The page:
I don’t know why, but I’ve always enjoyed school cafeteria food. When I was an elementary-school age kid, I used to bring lunch in those cool old lunch boxes that are now worth thousands of dollars (I gave ’em all away) until one of my least favorite teachers, who we shall call Mrs. Friedelholz, came by one day and, upon spying my home-made peanut butter and jelly sandwich, said to everyone at my table, “Doesn’t that look delicious?” as she stuck her middle finger in the middle of the bread. I have no idea why she did that, but she also did that to cupcakes I brought from home, diminishing my appetite for them considerably. Anyway, by my middle-school years, mom was sick of making me lunch and I started eating in the school cafeteria. I still enjoy visiting schools at lunch time, and in the public-school sector, $3.50 ain’t bad for a frito pie or a plate of ravioli with a fresh salad and fruit on the side. I get a kick out of talking to the kids in the cafeterias too. At the high school level, they’ll always talk with me on an adult level. At the elementary-school level, they’re generally happy to have a visitor, and when I mention I write for the newspaper, most of them are ready to pose for a picture (today a boy said, “Can you put me on the front page?”). At the middle-school level, it’s more 50/50 – sometimes they want to engage with me, and sometimes they are at that awkward stage where they just don’t want to talk at all. Another thing: I can walk into any cafeteria and join a table of kids who are already sitting down and eating without any trouble, but if I end up being the first one to sit at a table, it’s rare for any kids to join me. I probably look like some official adult or a weirdo to them.

Here’s another thing about school lunch time: I’ll ask kids what their favorite topic is, who their favorite teacher is, what they think of their principal, how they like school, and so on. Maybe they are all putting me on but the vast majority insist they like school, they like most of their teachers, and that their principals are “okay” (at the very least). What’s funny to me is how many kids at the elementary-school level insist that math is their favorite topic. I asked a Carlos Gilbert elementary school boy why last week. “Because I’m good at it,” he said. Today I asked a gal at Chaparral Elementary School the same question. “I get to play with numbers and figures and it’s fun,” she said. You can’t expect pithy commentary from second or third-graders, I guess, but something tells me that kids like math in the early days, and then it becomes something of a grind. I know that’s what happened with me. I’m just now starting Steven Strogatz’ 2012 book “The Joy of X: A guided Tour of Math, from One to Infinity,” which emphasizes the need to remind ourselves to be creative and playful when tackling math problems, and to not be afraid of asking questions about math problems. He notes that the best introduction to numbers that he ever witnessed was in an episode of Sesame Street – which links us back to elementary-age kids. Maybe we all need Grover, Kermit, and his pals to remind us how much fun it can be to learn math. I know I can use a reminder.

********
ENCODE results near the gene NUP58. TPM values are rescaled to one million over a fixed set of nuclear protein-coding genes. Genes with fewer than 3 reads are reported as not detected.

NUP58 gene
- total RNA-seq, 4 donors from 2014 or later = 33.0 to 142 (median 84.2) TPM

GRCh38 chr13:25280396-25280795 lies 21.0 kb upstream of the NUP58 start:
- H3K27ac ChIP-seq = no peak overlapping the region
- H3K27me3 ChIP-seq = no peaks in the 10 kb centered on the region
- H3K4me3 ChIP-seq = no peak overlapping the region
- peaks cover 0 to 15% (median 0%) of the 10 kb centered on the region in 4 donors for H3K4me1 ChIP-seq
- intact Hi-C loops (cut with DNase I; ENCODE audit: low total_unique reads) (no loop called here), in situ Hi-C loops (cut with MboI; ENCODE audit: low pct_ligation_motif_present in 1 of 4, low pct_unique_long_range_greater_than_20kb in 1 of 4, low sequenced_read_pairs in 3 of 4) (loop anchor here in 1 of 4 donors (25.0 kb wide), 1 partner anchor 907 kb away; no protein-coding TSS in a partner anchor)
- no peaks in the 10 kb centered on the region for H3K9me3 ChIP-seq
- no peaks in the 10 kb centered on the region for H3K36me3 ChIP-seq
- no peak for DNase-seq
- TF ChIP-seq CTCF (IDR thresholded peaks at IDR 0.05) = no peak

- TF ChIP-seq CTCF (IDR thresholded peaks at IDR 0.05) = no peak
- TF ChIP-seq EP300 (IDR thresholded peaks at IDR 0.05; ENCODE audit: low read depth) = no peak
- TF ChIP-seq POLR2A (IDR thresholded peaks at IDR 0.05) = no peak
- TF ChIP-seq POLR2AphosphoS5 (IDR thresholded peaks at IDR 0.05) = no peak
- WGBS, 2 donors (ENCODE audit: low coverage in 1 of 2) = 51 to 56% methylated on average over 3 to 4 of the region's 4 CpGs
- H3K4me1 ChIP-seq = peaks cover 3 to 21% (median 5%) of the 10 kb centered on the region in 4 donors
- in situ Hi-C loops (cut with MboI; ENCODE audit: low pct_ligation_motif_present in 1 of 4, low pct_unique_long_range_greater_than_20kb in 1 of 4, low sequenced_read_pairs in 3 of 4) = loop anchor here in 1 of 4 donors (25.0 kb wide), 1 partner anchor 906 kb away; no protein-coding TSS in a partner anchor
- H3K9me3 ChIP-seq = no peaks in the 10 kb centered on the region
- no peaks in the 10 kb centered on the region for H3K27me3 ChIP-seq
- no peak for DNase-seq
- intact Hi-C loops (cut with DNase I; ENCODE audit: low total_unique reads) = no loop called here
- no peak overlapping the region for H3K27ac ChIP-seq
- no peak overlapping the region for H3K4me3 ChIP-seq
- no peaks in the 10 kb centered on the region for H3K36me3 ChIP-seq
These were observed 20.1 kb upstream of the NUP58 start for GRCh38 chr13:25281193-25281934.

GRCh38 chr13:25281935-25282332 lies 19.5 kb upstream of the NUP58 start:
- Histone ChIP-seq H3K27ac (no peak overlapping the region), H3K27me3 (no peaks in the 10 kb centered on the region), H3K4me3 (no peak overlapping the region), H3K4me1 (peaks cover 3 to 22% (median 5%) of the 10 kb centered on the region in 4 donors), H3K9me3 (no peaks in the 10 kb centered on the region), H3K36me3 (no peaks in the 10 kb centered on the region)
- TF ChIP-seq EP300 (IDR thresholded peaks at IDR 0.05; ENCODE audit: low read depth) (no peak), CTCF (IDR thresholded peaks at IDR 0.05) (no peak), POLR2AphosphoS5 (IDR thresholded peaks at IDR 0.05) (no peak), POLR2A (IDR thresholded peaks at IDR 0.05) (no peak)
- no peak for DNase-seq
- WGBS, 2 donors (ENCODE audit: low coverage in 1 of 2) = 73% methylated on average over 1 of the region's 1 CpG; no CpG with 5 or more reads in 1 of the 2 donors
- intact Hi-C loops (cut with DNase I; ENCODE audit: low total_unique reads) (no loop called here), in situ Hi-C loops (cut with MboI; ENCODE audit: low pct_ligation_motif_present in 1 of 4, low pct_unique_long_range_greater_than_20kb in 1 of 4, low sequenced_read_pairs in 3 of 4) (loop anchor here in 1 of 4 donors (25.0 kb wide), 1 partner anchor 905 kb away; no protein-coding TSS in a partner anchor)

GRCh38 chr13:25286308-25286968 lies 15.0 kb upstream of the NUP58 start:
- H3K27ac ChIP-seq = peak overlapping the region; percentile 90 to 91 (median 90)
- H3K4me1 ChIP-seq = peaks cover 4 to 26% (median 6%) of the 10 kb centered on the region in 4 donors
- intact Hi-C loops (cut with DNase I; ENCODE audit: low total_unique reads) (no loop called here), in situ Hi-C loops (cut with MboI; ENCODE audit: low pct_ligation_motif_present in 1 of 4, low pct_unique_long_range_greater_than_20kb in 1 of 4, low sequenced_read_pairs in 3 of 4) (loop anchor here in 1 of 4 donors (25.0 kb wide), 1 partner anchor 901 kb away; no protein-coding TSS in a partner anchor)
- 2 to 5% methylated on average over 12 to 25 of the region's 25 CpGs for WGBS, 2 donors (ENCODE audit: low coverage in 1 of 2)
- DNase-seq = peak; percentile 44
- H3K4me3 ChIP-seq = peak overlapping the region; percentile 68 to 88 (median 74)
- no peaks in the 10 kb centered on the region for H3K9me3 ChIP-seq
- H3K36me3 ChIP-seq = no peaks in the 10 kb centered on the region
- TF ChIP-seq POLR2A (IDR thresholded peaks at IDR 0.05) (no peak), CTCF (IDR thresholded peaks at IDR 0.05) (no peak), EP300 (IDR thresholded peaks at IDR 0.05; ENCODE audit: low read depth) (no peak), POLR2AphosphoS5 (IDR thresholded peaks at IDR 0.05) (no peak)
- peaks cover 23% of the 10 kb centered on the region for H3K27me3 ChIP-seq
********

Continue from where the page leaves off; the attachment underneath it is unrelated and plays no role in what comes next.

If It’s Broken, Don’t Fix It

I read – or try to read – a lot of books on education. I won’t kid you – I can’t get through some of them because they are, in my view, dry and/or academic. I just picked one up on the charter-school movement and it lost me in chapter one. So maybe that’s why I prefer imperfect but passionate reads like Sinhue Noriega’s “If It’s Broken, Don’t Fix It: A Candid Look At Our Complacent Education System.” The author has been teaching at various schools in the Southwest and he lets loose with his views on what’s not working in public education (which means just about everything, in his view). He’s opinionated, and makes some broad assertions that may not be entirely true regarding teacher attitudes and teaching to the test and single-minded principals (which doesn’t mean he didn’t encounter these issues as a teacher), but his prose includes some great zingers that really sum up some of the problems in education: of the joys of learning and playing in kindergarten, he writes, “Wonderland can only last one year,” and, in reflecting on No Child Left Behind Mandates, “In the classroom things don’t always go as well as they do on paper.” I love this one: “Years ago, before NCLB, our system was not perfect, but it still produced a mediocre citizen and a pretty good society, along with a few extraordinary individuals as a byproduct.” I’ll probably go more in-depth about the book in a future Learning Curve column for The New Mexican.

 

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